Mating in the budding yeast S. cerevisiae provides an excellent paradigm for negative growth control and differentiation in higher eukaryotes. In response to peptide pheromones, dividing haploid cells stop dividing in G1 phase and express specialized genes required for cell-cell contact and fusion. Mating is regulated by a conserved MAP kinase cascade that consists of two MAP kinases, a MEK, a MEKK, and a PAK-type kinase. The cascade is regulated by heterotrimeric and Rho-type G proteins, an SH3 domain protein, and a novel scaffolding protein called Ste5 that spatially organizes the protein kinases. This proposal aims to study two fundamental problems of signal transduction that pertain to growth and differentiation in all eukaryotes--(1) the mechanism by which a MAP kinase cascade is activated and (2) how a MAP kinase cascade performs specialized functions. The grant consists of distinct and interrelated projects, all of which are a continuation of work done during the previous granting period. The PI proposes to: 1. Investigate the different possible functions of Ste5 with respect to protein kinase regulation by isolating and analyzing Ste5 mutants defective in specific functions and interactions with protein kinases and G proteins. Mutant proteins will be characterized biochemically for the ability to bind to pathway components, activate kinases, and direct substrate phosphorylation. 2. Cell biological and genetic approaches will be used to investigate the role of cell cycle- and pheromone-dependent regulation of Ste5 localization to determine whether it is important for sequestering MAPK cascade enzymes to different cellular compartments for specific responses. 3. Mechanisms of activation of the MEKK Ste11 will be analyzed with respect to both Ste11 and Ste5 dimerization and association between the regulatory domain of Ste11 and Ste5 and Ste50. 4. The role of Ste5 in mediating pathway specificity will be investigated by isolating and analyzing mutant forms of Ste5 and Ste11 that activate other MAP kinase cascades.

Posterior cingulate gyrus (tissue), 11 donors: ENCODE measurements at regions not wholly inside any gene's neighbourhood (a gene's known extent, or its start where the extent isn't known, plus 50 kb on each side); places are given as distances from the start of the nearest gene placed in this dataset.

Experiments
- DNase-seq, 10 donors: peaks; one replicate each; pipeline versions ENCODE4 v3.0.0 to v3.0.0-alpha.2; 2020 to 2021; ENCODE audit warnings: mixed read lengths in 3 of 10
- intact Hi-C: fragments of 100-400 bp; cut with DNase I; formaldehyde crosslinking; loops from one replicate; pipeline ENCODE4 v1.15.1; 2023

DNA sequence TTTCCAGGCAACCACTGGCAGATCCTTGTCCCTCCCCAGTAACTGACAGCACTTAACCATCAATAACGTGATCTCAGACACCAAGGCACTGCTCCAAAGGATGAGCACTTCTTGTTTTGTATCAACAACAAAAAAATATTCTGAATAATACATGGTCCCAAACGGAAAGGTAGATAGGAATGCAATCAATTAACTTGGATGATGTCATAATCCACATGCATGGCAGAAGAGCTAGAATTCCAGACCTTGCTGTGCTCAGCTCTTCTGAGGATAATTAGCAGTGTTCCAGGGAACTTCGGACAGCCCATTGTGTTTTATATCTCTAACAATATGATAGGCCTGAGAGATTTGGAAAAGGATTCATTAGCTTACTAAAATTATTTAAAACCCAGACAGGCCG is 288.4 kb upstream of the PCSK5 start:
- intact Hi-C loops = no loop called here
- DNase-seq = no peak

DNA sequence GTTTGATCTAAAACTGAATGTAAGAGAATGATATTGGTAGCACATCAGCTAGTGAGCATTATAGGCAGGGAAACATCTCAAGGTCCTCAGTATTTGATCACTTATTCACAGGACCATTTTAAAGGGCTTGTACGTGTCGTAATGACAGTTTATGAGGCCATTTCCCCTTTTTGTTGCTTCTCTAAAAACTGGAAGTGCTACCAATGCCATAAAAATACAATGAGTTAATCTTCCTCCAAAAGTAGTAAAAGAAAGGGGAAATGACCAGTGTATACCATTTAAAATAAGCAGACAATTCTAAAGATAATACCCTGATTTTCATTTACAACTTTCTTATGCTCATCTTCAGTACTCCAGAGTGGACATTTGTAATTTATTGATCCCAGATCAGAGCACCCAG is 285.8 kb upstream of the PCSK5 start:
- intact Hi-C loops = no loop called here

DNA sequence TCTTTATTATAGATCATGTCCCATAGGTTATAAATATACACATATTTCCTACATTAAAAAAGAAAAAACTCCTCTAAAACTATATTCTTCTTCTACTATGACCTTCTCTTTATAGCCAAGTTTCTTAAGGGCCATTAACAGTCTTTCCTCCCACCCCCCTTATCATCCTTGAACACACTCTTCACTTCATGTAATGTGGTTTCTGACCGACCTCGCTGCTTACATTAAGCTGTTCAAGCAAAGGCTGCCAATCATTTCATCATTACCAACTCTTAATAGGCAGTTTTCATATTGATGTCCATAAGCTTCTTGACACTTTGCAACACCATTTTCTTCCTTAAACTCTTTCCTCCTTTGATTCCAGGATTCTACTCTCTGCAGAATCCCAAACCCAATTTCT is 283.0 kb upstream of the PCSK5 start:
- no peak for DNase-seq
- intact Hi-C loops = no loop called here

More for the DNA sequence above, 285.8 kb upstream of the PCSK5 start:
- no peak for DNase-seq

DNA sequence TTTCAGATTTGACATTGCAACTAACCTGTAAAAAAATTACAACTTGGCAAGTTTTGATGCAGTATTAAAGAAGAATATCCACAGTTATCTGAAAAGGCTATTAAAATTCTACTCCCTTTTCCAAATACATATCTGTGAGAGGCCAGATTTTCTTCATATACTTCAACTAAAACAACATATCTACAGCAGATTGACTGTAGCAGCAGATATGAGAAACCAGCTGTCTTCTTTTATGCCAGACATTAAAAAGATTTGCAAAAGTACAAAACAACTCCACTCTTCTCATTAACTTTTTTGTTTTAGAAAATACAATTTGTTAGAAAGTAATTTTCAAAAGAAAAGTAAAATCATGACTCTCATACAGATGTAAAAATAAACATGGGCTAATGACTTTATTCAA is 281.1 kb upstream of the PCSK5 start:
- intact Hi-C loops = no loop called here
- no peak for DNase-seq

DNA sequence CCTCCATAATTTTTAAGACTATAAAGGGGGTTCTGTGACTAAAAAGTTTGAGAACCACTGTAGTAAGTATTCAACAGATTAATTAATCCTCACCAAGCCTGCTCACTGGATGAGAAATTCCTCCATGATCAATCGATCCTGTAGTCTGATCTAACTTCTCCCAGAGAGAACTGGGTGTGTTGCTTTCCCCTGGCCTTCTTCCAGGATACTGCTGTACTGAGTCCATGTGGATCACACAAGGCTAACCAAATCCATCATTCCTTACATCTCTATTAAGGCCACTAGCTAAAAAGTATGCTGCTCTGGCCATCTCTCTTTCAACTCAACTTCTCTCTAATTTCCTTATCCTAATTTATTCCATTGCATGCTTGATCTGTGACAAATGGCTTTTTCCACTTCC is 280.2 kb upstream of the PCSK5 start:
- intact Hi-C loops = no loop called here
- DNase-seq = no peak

National Institute of Health (NIH)
National Institute of General Medical Sciences (NIGMS)
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Special Emphasis Panel (ZRG5-BM-1 (02))
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Harvard University
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